I've been having a lot of nostalgia for different time periods lately, which is not only a weird thing to say out loud to people, as Marci, Amber and Caitlin will tell you when I rambled about this very topic in our staff meeting, but also to write down in sentence form.
Most of this nostalgia started with TV shows I've found myself watching lately, all set in different time periods. The People v. O.J. Simpson, old episodes of Seinfeld, and Fresh Off the Boat have transported me back to a time period in my youth I can actually relate to, when cell phones were big bricks with antennas and dial-up Internet and page counters on GeoCities websites were the norm. Even though we were all starting to get access to the technology we know today, it didn't consume our everyday lives the way it does now, and there was something nice about having a foot in both worlds. Back then, you used technology to have a conversation or connect with someone until you could see them in person again, but the technology was clunky and less favored over in-your-face, person-to-person, human-speaking-to-human communication. Now, we use technology to have a conversation or connect with someone instead of seeing that person in person, and we've lost a lot of face time with our family, friends, significant others and even random acquaintances along the way.
My Apple TV is also full of shows like Downton Abbey and the new Hulu series 11.22.63 that have taken me to a world where the technology doesn't even exist yet, and it makes me wonder what my life would have been like in a time period and place I can't even relate to, because it pre-dates my own birth. In 11.22.63, the series follows a Stephen King novel about a guy — played by James Franco in a role I'm still unsure of for him — who goes back in time to try to prevent JFK's assassination. Without giving too much away, there's a scene in the first episode where Franco's character, who has time traveled with an iPhone left in his pocket, distracts and tricks a man that is trying to beat him up. He does this by playing a meme video of a pink parrot dancing to Icona Pop's "I Love It" on the iPhone. This, of course, completely bugs the early 1960s dude out.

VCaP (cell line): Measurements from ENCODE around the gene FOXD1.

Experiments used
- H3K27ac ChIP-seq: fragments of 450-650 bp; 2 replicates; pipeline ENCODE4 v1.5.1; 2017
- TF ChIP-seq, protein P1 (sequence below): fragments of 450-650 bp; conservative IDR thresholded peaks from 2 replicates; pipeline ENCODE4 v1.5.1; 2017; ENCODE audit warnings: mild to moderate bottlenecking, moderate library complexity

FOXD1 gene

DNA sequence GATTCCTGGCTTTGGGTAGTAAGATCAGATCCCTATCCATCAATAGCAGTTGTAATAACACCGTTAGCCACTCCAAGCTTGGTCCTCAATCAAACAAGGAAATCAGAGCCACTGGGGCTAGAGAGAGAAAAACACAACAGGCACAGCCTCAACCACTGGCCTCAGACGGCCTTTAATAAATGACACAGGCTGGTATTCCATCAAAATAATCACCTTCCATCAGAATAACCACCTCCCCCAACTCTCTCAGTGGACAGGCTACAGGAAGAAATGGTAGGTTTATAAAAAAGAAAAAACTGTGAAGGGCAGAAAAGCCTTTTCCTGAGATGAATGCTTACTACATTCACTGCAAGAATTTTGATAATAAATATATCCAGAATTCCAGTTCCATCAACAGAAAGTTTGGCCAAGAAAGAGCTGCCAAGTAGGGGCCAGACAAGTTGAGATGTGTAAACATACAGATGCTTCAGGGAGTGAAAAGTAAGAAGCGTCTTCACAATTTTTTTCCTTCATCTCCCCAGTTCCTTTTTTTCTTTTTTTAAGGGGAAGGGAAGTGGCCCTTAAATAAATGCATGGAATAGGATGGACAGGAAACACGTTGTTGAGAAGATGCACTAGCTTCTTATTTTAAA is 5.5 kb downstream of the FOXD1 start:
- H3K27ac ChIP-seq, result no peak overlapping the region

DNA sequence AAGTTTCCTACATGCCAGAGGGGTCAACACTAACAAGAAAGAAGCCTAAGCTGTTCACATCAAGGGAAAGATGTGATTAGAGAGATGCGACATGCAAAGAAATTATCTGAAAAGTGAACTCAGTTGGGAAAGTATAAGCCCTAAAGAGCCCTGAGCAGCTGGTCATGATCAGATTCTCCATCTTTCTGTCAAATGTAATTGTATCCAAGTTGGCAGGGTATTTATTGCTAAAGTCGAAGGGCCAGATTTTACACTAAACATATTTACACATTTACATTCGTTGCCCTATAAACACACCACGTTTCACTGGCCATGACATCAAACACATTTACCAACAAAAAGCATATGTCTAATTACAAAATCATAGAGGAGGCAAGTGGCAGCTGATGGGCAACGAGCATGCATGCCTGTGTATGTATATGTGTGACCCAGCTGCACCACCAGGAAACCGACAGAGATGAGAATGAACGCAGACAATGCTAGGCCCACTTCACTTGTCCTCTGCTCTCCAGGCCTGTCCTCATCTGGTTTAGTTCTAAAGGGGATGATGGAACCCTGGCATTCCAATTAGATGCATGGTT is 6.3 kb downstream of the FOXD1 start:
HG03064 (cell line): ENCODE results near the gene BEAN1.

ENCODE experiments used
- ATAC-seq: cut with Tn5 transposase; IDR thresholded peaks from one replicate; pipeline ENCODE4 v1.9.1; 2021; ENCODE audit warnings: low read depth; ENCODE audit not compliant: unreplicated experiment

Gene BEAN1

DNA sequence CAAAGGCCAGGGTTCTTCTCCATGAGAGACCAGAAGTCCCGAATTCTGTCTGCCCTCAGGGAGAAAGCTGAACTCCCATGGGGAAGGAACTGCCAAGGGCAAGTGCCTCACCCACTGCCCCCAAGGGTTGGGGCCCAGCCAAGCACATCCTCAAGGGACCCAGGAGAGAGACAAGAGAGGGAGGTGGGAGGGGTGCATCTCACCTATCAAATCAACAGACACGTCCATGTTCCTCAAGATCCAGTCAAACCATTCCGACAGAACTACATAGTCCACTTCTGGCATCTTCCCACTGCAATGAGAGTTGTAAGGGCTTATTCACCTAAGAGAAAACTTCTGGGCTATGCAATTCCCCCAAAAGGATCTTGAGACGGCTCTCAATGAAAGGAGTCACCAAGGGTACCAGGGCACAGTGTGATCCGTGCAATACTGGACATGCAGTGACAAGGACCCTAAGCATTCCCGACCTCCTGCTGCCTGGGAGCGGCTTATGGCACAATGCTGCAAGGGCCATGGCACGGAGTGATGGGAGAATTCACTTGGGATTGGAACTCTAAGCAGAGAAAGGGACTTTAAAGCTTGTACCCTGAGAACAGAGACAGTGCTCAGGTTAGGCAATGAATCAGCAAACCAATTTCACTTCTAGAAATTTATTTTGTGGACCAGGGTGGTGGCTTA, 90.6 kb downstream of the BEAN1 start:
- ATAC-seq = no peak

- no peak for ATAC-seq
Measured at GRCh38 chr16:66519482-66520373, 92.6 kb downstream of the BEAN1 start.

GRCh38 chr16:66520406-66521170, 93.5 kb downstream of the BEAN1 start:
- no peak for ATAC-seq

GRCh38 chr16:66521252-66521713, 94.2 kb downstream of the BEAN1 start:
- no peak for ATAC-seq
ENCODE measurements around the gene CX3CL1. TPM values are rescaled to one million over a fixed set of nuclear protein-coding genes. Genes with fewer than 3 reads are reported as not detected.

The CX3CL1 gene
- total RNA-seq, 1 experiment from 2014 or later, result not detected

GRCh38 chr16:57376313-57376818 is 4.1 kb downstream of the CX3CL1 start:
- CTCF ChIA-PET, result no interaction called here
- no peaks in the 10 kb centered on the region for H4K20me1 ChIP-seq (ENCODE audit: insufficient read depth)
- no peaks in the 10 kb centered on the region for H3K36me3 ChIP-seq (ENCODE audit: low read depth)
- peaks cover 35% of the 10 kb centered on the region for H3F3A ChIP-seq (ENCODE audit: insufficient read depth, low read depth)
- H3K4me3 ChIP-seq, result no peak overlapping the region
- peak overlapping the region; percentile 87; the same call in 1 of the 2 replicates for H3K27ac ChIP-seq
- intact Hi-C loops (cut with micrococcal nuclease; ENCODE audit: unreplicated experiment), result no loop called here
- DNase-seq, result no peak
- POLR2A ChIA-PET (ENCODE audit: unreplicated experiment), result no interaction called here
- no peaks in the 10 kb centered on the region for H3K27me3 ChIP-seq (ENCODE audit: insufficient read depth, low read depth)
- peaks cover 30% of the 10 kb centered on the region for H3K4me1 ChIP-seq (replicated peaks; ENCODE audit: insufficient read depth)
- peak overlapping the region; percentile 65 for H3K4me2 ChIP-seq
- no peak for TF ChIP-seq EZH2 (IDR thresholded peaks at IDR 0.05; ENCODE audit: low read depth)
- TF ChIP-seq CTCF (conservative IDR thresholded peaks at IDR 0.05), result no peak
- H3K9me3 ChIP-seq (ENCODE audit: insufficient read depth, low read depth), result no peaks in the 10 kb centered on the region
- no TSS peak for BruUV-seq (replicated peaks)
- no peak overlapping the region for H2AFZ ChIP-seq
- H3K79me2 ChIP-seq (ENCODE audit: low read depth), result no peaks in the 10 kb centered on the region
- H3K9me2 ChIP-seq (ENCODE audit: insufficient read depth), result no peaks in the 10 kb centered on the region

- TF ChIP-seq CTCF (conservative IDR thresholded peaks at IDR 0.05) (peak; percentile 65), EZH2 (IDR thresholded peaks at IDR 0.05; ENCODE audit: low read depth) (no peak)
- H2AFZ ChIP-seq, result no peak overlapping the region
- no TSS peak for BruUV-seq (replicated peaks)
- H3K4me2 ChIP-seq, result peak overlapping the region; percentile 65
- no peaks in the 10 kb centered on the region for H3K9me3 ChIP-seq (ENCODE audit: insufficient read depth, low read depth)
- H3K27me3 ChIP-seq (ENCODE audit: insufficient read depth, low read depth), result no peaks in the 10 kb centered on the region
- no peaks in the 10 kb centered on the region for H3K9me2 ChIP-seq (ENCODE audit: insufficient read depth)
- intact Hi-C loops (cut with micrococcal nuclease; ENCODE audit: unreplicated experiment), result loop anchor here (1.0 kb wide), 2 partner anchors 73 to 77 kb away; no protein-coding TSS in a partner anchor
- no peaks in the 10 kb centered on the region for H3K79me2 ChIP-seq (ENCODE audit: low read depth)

In a couple other scenes, Franco can be found driving one of those late '50s, early '60s tanks of a convertible, and the noises it makes as it rattles down the road is shocking to a brain operating in 2016, when the cars we know today are practically silent and are about to start driving themselves.
I guess a lot of this nostalgia for things past is also prompted, in some way, by my upcoming trip to Cuba, which I'm sure you're all tired of hearing about at this point. But the idea that I'll soon get to experience a part of this "old world" makes me equal parts excited and nervous at the same time. I keep thinking about what it's going to be like to detox digitally in a country where wifi and cell phones are basically non-existent, where cash is really the only currency because finding an ATM or place that takes credit cards is impossible (even despite the fact that a card attached to a U.S. bank would never work there anyway). I have this vision of myself sitting in a car — just like the one Franco drives in 11.22.63 — and feeling the machinery of it, quite literally, underneath my ass. You hear these things about Cuba being a place stuck in time, and I am ready to see just how stuck it truly is, and maybe get an idea of what the world used to look like. Somewhat.
We all know time can't move backward, and so in the spirit of looking ahead, even as I'm looking back, I present you with this week's emoji horoscopes: